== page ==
Cawthron Institute is working with businesses, government, industry, environmental groups and mana whenua to launch a national seagrass restoration research programme to support biodiversity, improve water quality and mitigate climate change.

We are leading a multi-year research Programme called ‘Restore the Meadows’ to develop seagrass restoration techniques for Aotearoa New Zealand. A key focus is to develop a blueprint on seed-based techniques for seagrass restoration that will enable larger-scale restoration of seagrass meadows across the country.

This Programme will build off previous work to develop seed-based techniques including when and where to find seagrass flowers and how to collect, process, store, and germinate seeds. We are also trialling other techniques such as transplanting. The knowledge produced will be key for informing future restoration efforts.

Funders: Westpac NZ Government Innovation Fund, OneFortyOne Limited, Port Nelson, Friends of Nelson Haven and Tasman Bay, the Simplicity Foundation, the University of Waikato, and the Catalyst Fund.

Previous funding: Nelson City Council, Ngā Pae o te Māramatanga and Cawthron Institute Trust Board.

Collaborators: University of Waikato (Joanne Ellis, Hazel Needham), Deakin University (Craig Sherman), Central Queensland University (Emma Jackson) and University of Auckland (Conrad Pilditch).

We also want to thank mana whenua for supporting our research.


Seagrass is a marine plant with long green leaves and a root structure, known as rhizomes, that form extensive underground networks to withstand tidal currents. It grows in coastal sandflats in estuaries and harbours, and further out to sea in underwater meadows.

Seagrass meadows are important coastal ecosystems with immense ecological and economic value. They are biological hotspots – helping to improve water quality, mitigate climate change, and support food security including fisheries. However, they are declining due to human activities. In Aotearoa, there is only one seagrass species, Zostera muelleri, that recently has been demonstrated to commonly flower and produce seeds.


We are eager to partner with other organisations who would like to contribute funding support towards this innovative restoration project. Please contact us for more information about sponsorship/investment opportunities.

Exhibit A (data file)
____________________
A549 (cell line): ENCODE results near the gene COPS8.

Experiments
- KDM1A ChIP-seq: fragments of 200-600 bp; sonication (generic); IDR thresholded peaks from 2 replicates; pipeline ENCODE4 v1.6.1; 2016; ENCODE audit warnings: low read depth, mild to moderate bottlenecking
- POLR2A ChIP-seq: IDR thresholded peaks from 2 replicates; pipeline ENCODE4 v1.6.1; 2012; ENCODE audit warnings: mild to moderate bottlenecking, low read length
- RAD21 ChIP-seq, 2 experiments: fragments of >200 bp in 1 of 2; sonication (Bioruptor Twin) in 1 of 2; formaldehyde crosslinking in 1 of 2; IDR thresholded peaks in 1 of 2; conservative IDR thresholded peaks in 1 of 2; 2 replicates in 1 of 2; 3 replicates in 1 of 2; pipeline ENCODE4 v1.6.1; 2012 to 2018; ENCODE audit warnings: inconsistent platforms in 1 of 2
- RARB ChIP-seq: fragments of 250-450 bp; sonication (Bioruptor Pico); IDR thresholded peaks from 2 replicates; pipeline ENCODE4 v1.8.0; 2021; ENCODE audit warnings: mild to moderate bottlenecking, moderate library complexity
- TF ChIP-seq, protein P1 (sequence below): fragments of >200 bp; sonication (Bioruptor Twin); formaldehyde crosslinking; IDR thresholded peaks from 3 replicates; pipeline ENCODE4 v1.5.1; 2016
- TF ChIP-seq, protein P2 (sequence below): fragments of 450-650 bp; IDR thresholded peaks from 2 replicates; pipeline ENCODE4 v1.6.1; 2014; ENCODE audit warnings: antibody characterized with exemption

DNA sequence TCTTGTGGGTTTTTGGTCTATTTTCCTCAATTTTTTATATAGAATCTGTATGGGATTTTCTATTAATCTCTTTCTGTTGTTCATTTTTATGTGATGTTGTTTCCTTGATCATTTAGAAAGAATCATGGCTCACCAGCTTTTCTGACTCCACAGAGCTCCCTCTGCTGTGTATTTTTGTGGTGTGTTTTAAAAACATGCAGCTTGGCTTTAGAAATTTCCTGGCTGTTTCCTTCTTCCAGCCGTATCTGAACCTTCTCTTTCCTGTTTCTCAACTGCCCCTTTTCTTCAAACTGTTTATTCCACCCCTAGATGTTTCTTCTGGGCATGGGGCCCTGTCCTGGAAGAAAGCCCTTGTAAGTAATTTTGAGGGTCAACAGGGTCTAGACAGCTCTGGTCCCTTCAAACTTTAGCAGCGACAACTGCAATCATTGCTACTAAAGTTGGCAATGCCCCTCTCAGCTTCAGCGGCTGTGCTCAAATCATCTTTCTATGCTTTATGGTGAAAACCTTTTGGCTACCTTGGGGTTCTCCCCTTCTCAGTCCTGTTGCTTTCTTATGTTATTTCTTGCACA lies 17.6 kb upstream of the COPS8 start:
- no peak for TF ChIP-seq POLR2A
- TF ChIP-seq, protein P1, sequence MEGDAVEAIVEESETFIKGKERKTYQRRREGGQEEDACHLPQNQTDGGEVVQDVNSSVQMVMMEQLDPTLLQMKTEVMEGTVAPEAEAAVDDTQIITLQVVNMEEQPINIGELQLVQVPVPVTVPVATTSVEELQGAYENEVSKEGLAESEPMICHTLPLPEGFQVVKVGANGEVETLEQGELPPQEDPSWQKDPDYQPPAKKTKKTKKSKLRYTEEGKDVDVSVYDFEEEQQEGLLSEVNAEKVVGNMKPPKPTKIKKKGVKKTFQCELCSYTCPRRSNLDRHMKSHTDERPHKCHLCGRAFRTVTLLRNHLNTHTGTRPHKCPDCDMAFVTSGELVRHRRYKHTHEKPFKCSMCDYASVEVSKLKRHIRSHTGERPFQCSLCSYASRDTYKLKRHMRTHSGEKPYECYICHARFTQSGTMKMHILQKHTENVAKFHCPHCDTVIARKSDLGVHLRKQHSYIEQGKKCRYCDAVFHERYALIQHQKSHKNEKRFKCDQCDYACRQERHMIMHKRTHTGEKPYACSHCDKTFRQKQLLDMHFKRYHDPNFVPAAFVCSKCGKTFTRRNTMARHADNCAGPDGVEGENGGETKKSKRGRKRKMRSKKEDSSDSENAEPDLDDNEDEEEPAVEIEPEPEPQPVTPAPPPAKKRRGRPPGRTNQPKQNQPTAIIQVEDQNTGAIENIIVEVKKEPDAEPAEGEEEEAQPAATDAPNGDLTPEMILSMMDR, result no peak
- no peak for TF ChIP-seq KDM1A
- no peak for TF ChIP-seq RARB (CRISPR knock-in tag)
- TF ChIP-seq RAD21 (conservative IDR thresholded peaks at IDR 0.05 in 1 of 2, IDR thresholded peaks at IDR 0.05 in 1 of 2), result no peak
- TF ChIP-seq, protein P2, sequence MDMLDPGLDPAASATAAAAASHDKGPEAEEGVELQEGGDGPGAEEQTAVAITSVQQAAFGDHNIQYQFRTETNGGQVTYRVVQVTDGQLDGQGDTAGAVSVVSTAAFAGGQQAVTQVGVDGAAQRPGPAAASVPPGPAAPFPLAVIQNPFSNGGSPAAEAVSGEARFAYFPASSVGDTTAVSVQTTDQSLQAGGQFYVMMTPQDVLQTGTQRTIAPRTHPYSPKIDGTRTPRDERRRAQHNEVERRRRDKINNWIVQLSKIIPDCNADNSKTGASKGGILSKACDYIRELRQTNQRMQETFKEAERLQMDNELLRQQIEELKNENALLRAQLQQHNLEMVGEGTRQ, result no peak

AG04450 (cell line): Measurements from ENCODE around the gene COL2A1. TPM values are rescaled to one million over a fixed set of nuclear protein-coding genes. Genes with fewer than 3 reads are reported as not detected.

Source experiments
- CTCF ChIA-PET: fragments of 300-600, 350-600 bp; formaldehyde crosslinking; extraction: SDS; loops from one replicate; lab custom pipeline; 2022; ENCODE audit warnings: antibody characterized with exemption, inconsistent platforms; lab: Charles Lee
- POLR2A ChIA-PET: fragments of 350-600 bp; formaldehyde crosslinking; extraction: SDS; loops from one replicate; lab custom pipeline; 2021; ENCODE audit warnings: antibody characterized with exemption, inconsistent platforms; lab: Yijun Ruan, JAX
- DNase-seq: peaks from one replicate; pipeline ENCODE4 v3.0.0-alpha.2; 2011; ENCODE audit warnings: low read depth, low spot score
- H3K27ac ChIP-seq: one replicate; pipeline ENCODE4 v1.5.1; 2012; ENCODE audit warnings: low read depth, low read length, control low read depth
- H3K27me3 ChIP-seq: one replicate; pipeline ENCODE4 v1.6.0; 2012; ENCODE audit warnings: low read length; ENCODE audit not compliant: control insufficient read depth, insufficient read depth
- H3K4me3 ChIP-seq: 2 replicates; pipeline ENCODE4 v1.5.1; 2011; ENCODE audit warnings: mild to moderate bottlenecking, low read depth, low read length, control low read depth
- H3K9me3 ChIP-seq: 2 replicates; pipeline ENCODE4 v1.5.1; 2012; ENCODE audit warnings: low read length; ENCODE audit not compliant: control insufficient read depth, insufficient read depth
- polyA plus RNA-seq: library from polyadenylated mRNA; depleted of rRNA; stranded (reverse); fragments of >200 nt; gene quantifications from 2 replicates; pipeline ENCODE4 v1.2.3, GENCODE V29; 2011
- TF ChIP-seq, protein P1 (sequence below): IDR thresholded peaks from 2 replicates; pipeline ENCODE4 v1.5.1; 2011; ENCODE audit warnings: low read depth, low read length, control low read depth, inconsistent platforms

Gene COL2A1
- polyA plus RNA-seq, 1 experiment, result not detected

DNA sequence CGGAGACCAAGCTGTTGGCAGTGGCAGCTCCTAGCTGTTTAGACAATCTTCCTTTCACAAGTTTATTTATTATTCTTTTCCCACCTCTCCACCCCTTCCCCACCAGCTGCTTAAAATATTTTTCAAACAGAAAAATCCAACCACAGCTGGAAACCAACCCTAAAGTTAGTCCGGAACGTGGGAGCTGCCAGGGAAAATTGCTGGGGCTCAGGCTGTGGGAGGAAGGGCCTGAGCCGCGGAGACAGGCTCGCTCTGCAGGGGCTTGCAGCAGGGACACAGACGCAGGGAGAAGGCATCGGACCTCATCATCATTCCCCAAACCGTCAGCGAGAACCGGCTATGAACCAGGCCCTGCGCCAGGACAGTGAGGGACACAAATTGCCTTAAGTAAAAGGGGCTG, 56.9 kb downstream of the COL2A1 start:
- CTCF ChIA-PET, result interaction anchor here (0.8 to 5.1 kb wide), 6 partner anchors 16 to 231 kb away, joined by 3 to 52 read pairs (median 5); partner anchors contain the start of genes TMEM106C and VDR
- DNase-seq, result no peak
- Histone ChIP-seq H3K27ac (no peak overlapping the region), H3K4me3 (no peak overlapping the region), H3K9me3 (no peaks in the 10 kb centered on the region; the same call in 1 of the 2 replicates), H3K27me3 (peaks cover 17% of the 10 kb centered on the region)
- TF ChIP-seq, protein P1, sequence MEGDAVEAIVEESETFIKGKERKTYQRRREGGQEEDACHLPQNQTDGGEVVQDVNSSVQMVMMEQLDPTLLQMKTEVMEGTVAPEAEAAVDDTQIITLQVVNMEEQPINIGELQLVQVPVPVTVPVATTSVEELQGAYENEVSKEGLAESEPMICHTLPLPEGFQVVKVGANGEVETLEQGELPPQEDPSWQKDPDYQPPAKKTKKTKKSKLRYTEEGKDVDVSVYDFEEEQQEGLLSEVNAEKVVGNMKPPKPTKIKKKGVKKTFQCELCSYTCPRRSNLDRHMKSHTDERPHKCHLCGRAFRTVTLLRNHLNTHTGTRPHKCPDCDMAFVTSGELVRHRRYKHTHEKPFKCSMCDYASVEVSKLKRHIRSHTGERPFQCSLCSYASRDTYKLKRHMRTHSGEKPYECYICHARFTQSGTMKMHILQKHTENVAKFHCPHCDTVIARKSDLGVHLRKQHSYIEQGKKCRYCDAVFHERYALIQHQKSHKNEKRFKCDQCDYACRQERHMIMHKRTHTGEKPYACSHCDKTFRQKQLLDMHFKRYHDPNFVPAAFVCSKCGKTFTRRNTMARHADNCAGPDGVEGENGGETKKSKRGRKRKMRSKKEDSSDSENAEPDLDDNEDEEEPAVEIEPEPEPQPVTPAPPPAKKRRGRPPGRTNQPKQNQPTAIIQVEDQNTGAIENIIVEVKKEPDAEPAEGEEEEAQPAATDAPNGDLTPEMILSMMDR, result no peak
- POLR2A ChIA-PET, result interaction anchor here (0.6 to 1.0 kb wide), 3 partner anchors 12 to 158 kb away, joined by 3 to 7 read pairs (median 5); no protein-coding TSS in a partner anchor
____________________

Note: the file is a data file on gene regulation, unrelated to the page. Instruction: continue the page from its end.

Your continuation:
Sign up for our Restore the Meadows newsletter by clicking the ‘sign up’ button below. In our quarterly updates, we will share how we are progressing in our research and developing new techniques for seagrass restoration in Aotearoa.


Seagrass flowers with protruding stigma (used to catch pollen for fertilisation). To learn more about seed-based seagrass restoration, see “A blueprint for seed-based seagrass restoration in Aotearoa New Zealand.

Representatives of the project’s partner organisations at Nelson Haven in July 2022. From left: Allanagh Rivers – General Manager of Infrastructure and Environment at Port Nelson, Kylie Reeves – Communications Manager at OneFortyOne Ltd, Brent Guild – Executive General Manager at OneFortyOne Ltd, Dana Clark – Team Leader Restoration Ecology at Cawthron Institute, Hugh Morrison – Chief Executive Officer at Port Nelson, and Volker Kuntzsch – Chief Executive Officer at Cawthron Institute.

Members of the Restore the Meadows Project Team collect seed in Nelson Haven.

Cawthron Summer scholarship recipients Demi Fern and Irisa Hudson surveying seagrass as part of their summer project. Their work is published under the reports section below titled “Research to inform seed-based seagrass restoration in Aotearoa New Zealand.”

Seagrass flower collection at Waimea Inlet as part of a community engagement day in collaboration with Westpac NZ.

Key Researchers

Dana Clark

Dana Clark
Restoration Ecology Team Leader

Dana Clark

Anna Berthelsen
Marine Scientist, Coastal Ecology

Dana Clark

Dan Crossett
Marine Ecologist

Maureen Ho
Marine Ecologist

Profile image coming soon

Al Alder
Marine Ecologist

Profile image coming soon

Ellie Brettle
PhD Student